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Creating digital ecosystems is the holy grail for brands

Products must fit seamlessly into daily life.
By R/GA
Published Last updated This article is more than 2 years old.

Before the smartphone, mobile games had simple 2D interfaces that required a click of a physical button to trigger a move, like Snake, the addictive classic from Nokia. A year ago, the world chased virtual Pokémon characters around neighborhoods in real life.

Now the daytime game show has been retooled for digital natives with HQ, a live trivia app that broadcasts at 9 pm US eastern daily and also at 3 pm on weekdays. Players compete for a shot to win a slice of a to-be-unveiled purse by answering 12 questions correctly in under 10 seconds each. Get one question wrong, and you’re eliminated.

The game seemingly grew overnight. On December 11, 2017, HQ had 3,300 concurrent players. By mid-January, HQ had reached 1 million players for a single game. The app is still low tech on the front end, but beyond the screen, this operation was pretty complex.

Co-founder and CEO Rus Yusupov hadn’t just designed a mobile trivia game that has amassed a following harkening back to The Price Is Right or Jeopardy! in the 1990s. He has created a whole new habit for today’s connected consumer. Every day, you can drop what you’re doing and join “HQties” on a quest to win prize money ranging anywhere from $2,500 to $18,000 per game, the latter of which was the case for New Year’s Eve.

Products must blend seamlessly into daily life; they must become a natural extension of consumers’ already-ingrained behaviors.

Today’s consumers are unlocking all sorts of new opportunities with which brands can engage them, driven by endless data. Every time you pin, like, Google, swipe right or left, or summon Alexa or Siri, you are giving off cues, preferences, and little nuggets of personal insight that inform what these platforms present to you.

“Data is adding a dynamic life to products and services,” says Rich Ting, EVP, Global Chief Experience Officer, R/GA. “If you’re a retailer, for example, and a shopper opens up your app, personal data from your consumers should allow you to customize and personalize the content, the offers, the deals and the experiences they have.”

In today’s connected world, marketers can no longer spray the same message across multiple channels. Brands must now think about how their messages will live across a multitude of consumer touch points, everything from the screens of their smartphones to the connected devices that are in their homes.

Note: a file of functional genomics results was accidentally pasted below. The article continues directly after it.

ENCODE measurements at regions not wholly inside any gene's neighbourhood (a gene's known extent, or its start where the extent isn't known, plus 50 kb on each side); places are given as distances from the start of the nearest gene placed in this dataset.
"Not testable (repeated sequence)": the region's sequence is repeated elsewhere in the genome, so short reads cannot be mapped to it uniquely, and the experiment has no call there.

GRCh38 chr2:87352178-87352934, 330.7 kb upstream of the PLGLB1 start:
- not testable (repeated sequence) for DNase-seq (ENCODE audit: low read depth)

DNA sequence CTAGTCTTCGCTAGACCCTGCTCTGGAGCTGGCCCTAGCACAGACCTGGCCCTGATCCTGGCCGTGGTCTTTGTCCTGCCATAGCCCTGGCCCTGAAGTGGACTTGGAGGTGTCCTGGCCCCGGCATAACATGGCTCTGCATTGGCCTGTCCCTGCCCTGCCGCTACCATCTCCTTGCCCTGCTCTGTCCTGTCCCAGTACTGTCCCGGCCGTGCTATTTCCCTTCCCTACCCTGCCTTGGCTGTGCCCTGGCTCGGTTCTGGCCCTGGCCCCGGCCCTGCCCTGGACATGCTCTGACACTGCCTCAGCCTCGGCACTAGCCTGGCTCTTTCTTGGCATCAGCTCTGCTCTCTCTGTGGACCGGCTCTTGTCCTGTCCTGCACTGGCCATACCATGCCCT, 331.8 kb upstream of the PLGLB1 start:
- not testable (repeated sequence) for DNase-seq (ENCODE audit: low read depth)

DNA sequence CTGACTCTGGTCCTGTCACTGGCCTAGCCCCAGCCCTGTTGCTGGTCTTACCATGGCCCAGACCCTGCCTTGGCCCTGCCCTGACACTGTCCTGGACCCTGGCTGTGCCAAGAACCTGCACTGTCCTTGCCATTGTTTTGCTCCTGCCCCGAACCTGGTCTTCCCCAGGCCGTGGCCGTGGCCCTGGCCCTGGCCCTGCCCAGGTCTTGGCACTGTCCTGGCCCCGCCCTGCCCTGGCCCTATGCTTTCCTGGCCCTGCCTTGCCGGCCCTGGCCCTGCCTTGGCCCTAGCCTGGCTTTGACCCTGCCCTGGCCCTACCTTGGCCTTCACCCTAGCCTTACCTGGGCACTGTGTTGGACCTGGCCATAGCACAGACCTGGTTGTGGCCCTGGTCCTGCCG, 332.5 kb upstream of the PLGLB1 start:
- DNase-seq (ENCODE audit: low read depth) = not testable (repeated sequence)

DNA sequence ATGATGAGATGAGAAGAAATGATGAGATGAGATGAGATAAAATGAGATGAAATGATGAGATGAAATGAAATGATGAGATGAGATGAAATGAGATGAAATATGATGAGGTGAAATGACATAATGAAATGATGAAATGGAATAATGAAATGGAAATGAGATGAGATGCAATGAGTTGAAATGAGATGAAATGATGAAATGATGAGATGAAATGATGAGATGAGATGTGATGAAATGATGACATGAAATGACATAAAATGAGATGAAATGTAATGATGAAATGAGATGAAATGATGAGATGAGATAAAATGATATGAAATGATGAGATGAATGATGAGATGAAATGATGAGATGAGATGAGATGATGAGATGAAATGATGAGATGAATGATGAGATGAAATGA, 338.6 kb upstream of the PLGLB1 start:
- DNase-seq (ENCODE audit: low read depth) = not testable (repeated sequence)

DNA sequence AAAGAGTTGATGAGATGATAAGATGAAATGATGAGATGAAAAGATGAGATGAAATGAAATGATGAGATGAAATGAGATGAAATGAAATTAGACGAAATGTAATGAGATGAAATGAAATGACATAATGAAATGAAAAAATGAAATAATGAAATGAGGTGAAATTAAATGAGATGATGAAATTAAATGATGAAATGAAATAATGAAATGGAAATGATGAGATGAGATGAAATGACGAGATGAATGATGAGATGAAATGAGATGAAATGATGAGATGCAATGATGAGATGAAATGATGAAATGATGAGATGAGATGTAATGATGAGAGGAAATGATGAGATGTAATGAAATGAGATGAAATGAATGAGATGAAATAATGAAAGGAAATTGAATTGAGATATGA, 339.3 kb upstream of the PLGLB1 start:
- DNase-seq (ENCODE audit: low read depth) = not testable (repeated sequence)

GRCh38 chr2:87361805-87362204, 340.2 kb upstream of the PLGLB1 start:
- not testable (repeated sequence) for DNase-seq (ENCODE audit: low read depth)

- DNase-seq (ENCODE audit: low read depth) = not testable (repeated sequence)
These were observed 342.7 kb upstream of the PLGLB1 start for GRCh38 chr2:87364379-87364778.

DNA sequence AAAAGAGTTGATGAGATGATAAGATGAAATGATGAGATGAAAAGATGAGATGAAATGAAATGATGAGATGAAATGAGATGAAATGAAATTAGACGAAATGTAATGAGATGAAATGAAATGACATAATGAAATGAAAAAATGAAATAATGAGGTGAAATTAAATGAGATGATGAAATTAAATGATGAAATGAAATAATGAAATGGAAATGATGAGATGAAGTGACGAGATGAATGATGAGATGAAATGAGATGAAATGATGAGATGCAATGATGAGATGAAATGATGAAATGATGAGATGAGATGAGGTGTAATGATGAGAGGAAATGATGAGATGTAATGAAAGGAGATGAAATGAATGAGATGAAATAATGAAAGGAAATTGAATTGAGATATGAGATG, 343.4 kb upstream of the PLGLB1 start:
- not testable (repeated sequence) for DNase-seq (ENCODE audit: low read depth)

Their products must blend seamlessly into daily life; they must become a natural extension of consumers’ already-ingrained behaviors.

“Design needs to become more of a team sport,” Ting says. “If a visual designer is put on a team to create an AI-based service, he or she will need to either upskill or find the right partners.”

Devices such as the Echo have now become increasingly present in US homes. As of last September, Amazon sold an estimated 15 million Echo devices since its launch, while Google sold 5 million Home devices, as reported by Fortune.

Amazon and Google have designed an intricate web of connected products and services around individual users, a feat many companies hope to replicate one day. As Ting puts it, creating these types of ecosystems is the holy grail for brands today.

But, Ting warns, ecosystems are not built overnight. Many brands—facing disruption from new direct-to-consumer, digital-native players—still struggle with creating at least one product or service that adds value to their consumers. Therefore, designing things that matter is more important than ever.

“Brands need to have a deeper connection with their consumers and reclaim their relationship with them from the third-party retailers who currently own it,” Ting says. “Once brands develop one or two digital products or services that add value to their consumers’ lives, tracking that data will lead to better experiences down the line.”

To start creating the right products and services, Ting suggests walking every viable idea through these five lenses:

  • Will this new thing drive business?
  • Does it solve a user need, and is it even technologically feasible?
  • What is your brand differentiator?
  • How does this product or service uniquely fit within the brand?
  • Will it fit well with today’s culture?

“Experience designers play a big role, but we’re just one ingredient,” Ting says. “There has to be technologists, visual designers, brand people, consultants—all of them need to be at the table.”

This article was produced by R/GA and not by the Quartz editorial staff.

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